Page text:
Amoebic liver abscess: a diagnostic dilemma in the elderly
IB Bosan, TS Baduku
Annals of African Medicine , 2003,
Abstract: A 63-year old man presented with a 2-year history of progressive abdominal swelling with non-specific symptoms and signs. He visited several hospitals, where no diagnosis could be made for about 2 years and all therapeutic options given were ineffective. The appearance of an elevated right hemi diaphragm on chest X-ray, a single well defined area of Sonolucency with a thin edged border on ultrasound and a positive amoebic precipitin led to a diagnosis of amoebic liver abscess. Radiological intervention through ultrasound guided aspiration combined with medical therapy using metronidazole, led to rapid recovery and near complete resolution. This case typifies a not very uncommon but atypical presentation of amoebic liver abscess seen in practice characterized by intra abdominal space occupying lesion with non-specific symptoms and signs. Effective use of imaging techniques should help in the diagnosis. Ultrasound guided aspiration combined with medical therapy is effective treatment.
Zafar Iqbal
The Professional Medical Journal , 1999,
Abstract: A study of 50 cases of brain abscess is presented, emphasis being on clinical presentation and earlydiagnosis. A comparison is made with other studies and recommendations are made for early diagnosis.
Acute Pancreatitis Associated with Amoebic Liver Abscess  [PDF]
Jayant Kumar Ghosh,Vinod Kumar Dixit,Sangey Chopel Lamtha,Sundeep Kumar Goyal,Pankaj Kaushik
Case Reports in Gastrointestinal Medicine , 2013, DOI: 10.1155/2013/717393
Abstract: We present a rare case of acute pancreatitis in a 50-year-old man with amoebic liver abscess. He had a right lobe liver abscess along with markedly elevated serum lipase and amylase levels and edematous pancreas. Liver abscess was aspirated. The patient was managed conservatively with antibiotics and improved without any complications. Acute pancreatitis associated with ALA is not reported in the literature till date. 1. Case Report A 50-year-old male, nonalcoholic, presented with pain in right upper abdomen for the last 7 days which had increased in severity in the last 24 hours. He had not passed flatus for the last 12 hours. The patient had a history of acute diarrhea 1 month back. At admission patient was conscious, febrile and had diffuse upper abdominal pain which was severe in intensity. Abdomen was distended and bowel sounds were absent. There was tender hepatomegaly. Spleen was not palpable. No free fluid was detected clinically. There was no past history of diabetes, hypertension, and abdominal/biliary surgery. His investigations showed leukocytosis (total leukocyte count = 18,000/mm3). Serum lipase and amylase were markedly elevated (1788?mg/dL and 1365?mg/dL, resp.). X-ray abdomen showed distended bowel loops. Ultrasonography (USG) of abdomen was done which revealed an abscess cavity of 8 × 8 × 7?cm3 in the right lobe of liver situated near the surface of the liver. Serum IgG Entamoeba histolytica was positive. No gall bladder or common bile duct stones were seen in the USG. He had mild hypocalcaemia (serum calcium level = 8.2?mg/dL). Serum lipid profile, glucose, liver function tests, renal function tests, and thyroid profile were within normal limit. X-ray chest was unremarkable except for prominent bronchovascular markings. Arterial blood gas analysis was almost normal except for low calcium level. On day 2 of hospital admission, contrast enhanced CT (CECT) scan of abdomen was done which showed a large right lobe liver abscess associated with edematous pancreas without any necrosis or acute fluid collections (Figure 1). The modified CT severity index (CTSI) was 4/10. No fistulous communication between liver and pancreas or other organs could be demonstrated in the CECT abdomen. Patient was managed with intravenous fluid, intravenous antibiotics, that is, metronidazole and meropenem. Liver abscess was aspirated under USG guidance and about 250?mL of anchovy sauce pus was aspirated. Gram stain and culture of the pus were negative. The pus was also examined for pancreatic enzymes which were within normal limits. On day 2 of hospitalization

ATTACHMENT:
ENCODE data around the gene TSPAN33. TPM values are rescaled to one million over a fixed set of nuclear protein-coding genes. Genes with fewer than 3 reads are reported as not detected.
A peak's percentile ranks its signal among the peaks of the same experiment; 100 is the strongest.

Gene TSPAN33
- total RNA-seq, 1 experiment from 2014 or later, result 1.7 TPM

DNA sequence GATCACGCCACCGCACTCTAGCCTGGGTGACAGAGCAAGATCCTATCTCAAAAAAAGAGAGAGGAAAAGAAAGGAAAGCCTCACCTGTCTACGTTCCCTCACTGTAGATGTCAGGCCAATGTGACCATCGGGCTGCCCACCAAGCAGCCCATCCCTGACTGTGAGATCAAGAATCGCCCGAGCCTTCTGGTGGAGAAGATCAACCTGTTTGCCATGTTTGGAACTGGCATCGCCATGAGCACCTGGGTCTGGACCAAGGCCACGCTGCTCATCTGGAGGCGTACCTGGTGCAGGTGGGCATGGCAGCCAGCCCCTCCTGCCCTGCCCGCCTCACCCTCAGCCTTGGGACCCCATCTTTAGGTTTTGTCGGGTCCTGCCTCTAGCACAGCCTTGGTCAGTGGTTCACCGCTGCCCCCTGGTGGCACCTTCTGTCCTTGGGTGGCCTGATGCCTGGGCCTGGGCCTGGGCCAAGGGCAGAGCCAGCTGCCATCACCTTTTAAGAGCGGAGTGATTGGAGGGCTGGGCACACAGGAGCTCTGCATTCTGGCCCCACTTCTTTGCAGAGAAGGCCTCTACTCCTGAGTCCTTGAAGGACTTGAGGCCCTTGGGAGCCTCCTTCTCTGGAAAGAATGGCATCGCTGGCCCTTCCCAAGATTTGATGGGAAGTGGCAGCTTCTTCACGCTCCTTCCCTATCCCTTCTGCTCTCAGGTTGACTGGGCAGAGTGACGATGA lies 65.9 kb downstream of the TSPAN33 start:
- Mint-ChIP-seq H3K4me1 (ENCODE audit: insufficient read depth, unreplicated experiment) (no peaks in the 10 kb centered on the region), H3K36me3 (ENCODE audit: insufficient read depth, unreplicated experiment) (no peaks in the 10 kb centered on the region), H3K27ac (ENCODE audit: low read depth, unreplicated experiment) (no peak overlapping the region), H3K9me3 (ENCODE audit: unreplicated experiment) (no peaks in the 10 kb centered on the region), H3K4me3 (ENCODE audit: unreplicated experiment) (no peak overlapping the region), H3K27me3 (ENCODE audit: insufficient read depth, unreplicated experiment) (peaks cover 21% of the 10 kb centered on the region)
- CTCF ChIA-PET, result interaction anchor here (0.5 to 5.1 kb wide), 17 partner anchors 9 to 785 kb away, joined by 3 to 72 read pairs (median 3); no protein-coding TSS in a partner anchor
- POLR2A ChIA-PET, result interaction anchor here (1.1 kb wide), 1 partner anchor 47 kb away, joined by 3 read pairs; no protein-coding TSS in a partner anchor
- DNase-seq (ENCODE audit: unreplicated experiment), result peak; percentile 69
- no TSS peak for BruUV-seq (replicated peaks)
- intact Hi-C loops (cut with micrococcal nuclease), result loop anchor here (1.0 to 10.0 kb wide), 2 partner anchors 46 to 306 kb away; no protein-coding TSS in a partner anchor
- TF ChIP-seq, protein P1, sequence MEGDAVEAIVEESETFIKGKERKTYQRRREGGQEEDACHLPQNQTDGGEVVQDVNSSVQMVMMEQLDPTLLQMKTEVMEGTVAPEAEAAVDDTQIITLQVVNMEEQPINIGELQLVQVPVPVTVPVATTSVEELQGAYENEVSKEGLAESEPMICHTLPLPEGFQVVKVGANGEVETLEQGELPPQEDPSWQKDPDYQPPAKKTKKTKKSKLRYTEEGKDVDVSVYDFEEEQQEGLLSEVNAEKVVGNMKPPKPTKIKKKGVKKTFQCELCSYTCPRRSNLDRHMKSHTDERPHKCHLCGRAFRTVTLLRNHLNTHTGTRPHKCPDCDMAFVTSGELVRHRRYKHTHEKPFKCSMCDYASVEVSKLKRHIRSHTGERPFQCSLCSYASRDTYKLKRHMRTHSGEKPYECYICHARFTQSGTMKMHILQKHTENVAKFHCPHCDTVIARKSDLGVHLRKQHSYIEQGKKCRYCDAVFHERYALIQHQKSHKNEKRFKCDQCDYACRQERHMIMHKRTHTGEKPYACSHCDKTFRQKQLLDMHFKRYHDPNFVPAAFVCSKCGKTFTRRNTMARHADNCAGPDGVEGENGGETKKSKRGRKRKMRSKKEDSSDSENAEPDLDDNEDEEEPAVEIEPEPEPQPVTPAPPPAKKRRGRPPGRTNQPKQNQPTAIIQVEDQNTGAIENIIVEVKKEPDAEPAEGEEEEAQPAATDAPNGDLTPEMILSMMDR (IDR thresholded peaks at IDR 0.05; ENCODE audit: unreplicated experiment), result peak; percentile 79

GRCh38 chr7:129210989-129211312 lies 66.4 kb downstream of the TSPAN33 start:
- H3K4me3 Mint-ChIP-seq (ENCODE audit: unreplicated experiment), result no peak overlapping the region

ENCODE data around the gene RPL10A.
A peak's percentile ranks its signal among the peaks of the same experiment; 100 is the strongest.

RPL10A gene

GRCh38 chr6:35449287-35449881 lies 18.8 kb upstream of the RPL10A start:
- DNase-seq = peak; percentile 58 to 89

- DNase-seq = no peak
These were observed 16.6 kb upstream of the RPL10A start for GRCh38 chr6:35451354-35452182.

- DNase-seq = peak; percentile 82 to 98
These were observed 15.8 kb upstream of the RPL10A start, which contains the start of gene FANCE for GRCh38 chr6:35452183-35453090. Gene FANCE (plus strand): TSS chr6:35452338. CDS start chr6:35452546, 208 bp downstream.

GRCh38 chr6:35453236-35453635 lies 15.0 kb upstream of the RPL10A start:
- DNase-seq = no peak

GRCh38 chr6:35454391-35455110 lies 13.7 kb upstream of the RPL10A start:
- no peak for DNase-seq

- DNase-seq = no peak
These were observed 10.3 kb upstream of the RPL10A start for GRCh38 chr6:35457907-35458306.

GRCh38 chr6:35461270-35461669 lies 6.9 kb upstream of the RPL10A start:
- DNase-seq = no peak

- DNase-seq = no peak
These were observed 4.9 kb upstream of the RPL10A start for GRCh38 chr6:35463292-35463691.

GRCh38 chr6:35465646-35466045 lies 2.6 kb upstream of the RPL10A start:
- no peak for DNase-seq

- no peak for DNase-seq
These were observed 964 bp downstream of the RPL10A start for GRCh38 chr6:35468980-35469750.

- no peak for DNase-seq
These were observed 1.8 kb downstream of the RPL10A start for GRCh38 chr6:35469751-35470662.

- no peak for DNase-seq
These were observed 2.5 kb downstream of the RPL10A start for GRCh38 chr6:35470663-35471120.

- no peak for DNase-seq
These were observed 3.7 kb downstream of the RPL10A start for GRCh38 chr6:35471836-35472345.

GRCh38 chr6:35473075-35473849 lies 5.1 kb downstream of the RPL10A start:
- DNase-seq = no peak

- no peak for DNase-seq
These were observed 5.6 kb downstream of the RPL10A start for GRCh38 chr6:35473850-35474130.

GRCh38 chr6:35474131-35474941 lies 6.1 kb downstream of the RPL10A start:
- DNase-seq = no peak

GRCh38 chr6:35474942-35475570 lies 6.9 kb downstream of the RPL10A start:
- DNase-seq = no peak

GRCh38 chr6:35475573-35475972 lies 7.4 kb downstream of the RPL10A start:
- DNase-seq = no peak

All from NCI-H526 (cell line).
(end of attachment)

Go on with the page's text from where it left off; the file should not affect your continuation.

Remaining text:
Standardization and evaluation of ELISA for the serodiagnosis of amoebic liver abscess
Nicholls, R. Santiago;Restrepo, Marcos I.;Duque, Sofia;Lopez, M. Consuelo;Corredor, Augusto;
Memórias do Instituto Oswaldo Cruz , 1994, DOI: 10.1590/S0074-02761994000100010